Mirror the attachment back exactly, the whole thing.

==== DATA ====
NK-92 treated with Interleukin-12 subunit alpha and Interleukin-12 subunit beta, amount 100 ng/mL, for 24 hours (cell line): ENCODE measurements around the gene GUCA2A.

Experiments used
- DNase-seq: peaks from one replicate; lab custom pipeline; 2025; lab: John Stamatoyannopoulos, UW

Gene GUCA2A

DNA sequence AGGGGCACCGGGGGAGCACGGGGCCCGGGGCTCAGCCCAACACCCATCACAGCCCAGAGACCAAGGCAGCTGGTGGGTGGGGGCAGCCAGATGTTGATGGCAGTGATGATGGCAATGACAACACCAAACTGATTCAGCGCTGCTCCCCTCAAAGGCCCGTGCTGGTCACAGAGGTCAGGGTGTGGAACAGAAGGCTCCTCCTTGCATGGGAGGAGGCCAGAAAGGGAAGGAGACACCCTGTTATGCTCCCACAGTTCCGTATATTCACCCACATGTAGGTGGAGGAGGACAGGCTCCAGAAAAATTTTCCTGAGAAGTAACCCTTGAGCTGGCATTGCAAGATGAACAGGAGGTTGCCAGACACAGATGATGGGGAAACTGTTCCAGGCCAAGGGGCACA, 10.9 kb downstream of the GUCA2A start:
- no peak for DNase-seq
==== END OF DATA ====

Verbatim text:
NK-92 treated with Interleukin-12 subunit alpha and Interleukin-12 subunit beta, amount 100 ng/mL, for 24 hours (cell line): ENCODE measurements around the gene GUCA2A.

Experiments used
- DNase-seq: peaks from one replicate; lab custom pipeline; 2025; lab: John Stamatoyannopoulos, UW

Gene GUCA2A

DNA sequence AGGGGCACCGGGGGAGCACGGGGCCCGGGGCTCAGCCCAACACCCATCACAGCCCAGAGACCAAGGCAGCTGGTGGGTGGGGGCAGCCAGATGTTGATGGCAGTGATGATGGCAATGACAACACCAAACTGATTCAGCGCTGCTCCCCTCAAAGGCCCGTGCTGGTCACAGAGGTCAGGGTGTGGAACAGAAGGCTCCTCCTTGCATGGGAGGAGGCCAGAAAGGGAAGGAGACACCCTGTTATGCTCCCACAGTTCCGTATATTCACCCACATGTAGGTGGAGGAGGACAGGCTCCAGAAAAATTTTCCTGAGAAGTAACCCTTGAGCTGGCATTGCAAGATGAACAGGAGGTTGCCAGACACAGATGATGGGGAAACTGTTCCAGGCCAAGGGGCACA, 10.9 kb downstream of the GUCA2A start:
- no peak for DNase-seq